Rishikesh

Availability Period : Mar, Apr,15 Jul, Aug, Sep, Oct, Nov,15 Dec.

Rishikesh is one of the most popular tourist hotspots among the young Indian population. Tranquilising beauty, architectural marvels, grand temples and a never ending list of adventure sports — Rishikesh is a platterful of two opposite worlds. Be it a rejuvenating session of meditation and an over-crowded yet glorious Ganga aarti or an adventurous river rafting – this city has got something for everyone.

Rishikesh, also known as Hrishikesh is a city, municipal corporation and a tehsil in Dehradun district of the Indian state, Uttarakhand. Located in the foothills of the Himalayas in northern India, it is known as the 'Gateway to the Garhwal Himalayas' and 'Yoga Capital of the World. It lies approximately 25 km (16 mi) north of the city Haridwar and 43 km (27 mi) southeast of the state capital Dehradun. According to Census of India, 2011 Rishikesh had a population of 102,138 making it the seventh most populated city in the state of Uttarakhand. It is known as the pilgrimage town and regarded as one of the holiest places to Hindus. Hindu sages and saints have visited Rishikesh since ancient times to meditate in search of higher knowledge

In September 2015, the Union tourism minister Mahesh Sharma announced that Rishikesh and Haridwar will be the first in India to be given the title of "twin national heritage cities". Due to the religious significance of the place, non-vegetarian food and alcohol are strictly prohibited in Rishikesh. The city hosts the annual International Yoga Festival.

History


Rishikesh has been a part of the legendary 'Kedarkhand' Legends state that Lord Rama did penance here for killing Ravana, the asura king of Lanka; and Lakshmana, his younger brother, crossed the river Ganges, at a point, where the present 'Lakshman Jhula' bridge stands today, using a jute rope bridge. The 'Kedarkhand' of Skanda Purana, also mentions the existence of Indrakund at this very point. The jute-rope bridge was replaced by iron-rope suspension bridge in 1889. After it was washed away in the 1924 floods, it was replaced by the present stronger bridge. Another similar suspension bridge Ram Jhula was built in 1986 at nearby Sivananda Nagar.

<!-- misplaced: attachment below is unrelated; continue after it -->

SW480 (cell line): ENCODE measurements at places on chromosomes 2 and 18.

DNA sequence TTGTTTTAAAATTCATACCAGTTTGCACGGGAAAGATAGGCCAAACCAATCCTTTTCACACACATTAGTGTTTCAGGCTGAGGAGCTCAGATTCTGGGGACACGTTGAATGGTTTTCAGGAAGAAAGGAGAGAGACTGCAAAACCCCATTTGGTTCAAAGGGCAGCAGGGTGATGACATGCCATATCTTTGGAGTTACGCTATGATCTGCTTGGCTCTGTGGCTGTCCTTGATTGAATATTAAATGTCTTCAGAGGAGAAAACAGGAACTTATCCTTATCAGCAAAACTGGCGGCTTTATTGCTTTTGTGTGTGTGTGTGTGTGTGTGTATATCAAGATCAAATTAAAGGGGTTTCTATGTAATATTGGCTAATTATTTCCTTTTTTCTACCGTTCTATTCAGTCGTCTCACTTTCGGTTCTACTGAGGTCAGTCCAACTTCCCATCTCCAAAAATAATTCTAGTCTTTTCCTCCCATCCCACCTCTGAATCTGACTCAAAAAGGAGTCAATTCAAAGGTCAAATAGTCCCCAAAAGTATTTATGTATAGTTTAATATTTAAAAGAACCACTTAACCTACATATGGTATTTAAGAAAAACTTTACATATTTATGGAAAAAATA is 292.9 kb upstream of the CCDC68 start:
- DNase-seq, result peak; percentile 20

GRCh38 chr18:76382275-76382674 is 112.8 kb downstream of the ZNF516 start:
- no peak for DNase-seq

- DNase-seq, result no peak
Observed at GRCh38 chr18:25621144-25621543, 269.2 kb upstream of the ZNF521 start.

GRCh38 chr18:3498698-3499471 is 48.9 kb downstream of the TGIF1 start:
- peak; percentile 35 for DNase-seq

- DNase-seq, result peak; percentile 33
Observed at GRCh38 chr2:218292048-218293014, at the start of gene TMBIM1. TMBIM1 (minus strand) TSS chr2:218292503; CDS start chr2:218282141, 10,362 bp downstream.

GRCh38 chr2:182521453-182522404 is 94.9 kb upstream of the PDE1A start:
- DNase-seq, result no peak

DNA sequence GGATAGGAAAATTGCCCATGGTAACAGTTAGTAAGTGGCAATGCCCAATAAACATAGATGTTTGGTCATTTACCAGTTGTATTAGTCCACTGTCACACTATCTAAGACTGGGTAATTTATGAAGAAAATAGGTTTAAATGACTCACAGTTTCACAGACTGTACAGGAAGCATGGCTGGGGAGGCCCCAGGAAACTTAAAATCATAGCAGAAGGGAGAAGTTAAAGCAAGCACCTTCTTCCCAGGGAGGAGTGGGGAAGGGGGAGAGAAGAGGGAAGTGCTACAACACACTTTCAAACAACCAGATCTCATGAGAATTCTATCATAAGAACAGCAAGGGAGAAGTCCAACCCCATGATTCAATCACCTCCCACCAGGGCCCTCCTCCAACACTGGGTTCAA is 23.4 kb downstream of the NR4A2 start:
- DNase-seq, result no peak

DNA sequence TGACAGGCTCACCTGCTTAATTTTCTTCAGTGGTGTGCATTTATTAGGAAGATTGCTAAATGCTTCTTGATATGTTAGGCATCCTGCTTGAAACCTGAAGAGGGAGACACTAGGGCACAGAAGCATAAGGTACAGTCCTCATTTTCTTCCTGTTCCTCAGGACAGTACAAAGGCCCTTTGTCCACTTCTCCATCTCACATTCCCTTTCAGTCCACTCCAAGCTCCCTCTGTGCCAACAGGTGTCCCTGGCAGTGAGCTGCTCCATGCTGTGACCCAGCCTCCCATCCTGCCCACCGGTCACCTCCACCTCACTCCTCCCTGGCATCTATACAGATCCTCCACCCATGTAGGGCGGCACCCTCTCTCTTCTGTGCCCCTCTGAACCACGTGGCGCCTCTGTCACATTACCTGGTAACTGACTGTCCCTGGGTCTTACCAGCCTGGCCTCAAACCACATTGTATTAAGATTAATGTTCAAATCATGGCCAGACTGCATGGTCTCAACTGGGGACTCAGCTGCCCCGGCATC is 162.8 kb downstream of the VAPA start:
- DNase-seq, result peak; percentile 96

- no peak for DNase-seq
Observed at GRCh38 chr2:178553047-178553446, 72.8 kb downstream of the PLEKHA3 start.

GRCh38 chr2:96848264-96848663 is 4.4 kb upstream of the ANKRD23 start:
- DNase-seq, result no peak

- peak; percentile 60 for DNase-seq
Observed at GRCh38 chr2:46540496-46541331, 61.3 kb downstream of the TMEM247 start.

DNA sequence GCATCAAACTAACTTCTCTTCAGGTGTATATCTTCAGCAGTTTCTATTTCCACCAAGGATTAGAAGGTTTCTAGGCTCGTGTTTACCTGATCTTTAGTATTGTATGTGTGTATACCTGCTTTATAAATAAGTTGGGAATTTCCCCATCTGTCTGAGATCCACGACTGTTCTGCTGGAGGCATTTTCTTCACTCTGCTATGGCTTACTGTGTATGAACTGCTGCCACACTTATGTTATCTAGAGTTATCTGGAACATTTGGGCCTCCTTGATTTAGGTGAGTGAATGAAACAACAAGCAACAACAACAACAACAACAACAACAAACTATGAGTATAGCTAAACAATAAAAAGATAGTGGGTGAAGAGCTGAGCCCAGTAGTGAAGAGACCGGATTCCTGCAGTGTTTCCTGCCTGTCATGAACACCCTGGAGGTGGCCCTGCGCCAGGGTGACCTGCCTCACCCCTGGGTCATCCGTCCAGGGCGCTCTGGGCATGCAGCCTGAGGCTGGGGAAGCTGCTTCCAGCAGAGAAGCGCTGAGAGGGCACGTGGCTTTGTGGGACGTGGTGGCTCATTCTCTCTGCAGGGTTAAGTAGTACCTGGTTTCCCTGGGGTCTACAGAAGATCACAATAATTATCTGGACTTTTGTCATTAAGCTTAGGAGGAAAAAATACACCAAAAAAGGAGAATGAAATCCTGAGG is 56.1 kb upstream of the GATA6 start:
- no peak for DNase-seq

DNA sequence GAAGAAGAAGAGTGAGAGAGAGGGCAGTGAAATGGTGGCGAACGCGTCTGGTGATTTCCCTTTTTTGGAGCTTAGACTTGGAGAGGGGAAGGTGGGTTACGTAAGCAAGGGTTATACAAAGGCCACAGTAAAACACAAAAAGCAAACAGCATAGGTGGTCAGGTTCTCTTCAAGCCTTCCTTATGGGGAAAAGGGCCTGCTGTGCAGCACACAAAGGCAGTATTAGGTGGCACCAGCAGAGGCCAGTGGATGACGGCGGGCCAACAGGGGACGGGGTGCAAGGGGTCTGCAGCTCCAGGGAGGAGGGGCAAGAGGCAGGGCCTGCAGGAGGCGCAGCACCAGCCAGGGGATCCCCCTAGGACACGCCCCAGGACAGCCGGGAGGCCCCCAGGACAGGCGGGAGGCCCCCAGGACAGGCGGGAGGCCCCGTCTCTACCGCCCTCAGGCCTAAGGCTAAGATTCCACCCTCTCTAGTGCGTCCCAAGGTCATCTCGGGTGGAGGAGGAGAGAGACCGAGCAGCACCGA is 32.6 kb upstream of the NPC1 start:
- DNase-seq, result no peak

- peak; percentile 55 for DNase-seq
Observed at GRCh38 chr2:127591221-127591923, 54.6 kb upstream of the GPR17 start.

Rafting camps


According to environmental activists, "These camps are not only in violation of Forest (Conservation) Act, 1980 but also the Environment (Protection) Act, 1986 as well as the Water (Prevention and Control of Pollution) Act, 1974 as it is leading to pollution of Ganga by discharging effluent, throwing of solid waste directly and adversely affecting the ecological integrity of the river system."

Environmental activists alleged that these camps, which are established as temporary sites, do not have adequate sewage and sanitation facilities, disturb the habitat of wild animals and "affect the peace, tranquility and serenity of the forest area."

"At the camp sites, the camp owners permit employees and the visitors to have food and alcohol. They leave empty bottles, cans, unconsumed food and waste including bones and filth in and around the camp site."

Effect on spiritual environment


It has been reported that large numbers of tourists visiting Rishikesh from India and the world have been consuming drugs and alcohol and appearing partially naked at beaches, leading to complaints that the spiritual environment of the area has been affected

According to many Hindu yogis and sadhus, the riverside stretch is of spiritual and religious importance, as it is where the Ganges takes its form after the confluence of the rivers Bhagirathi and Alaknanda at Devprayag in the Garhwal Himalayas. Saints and yogis have been meditating on the banks of Ganges since antiquity. However, these banks have been polluted with liquor bottles at camps as well as obscene activities and behavior at the beaches


state Uttarakhand
Country India
Area 11.5 km2 (4.4 sq mi)
Languages Hindi, Garhwali
Currency Ruppee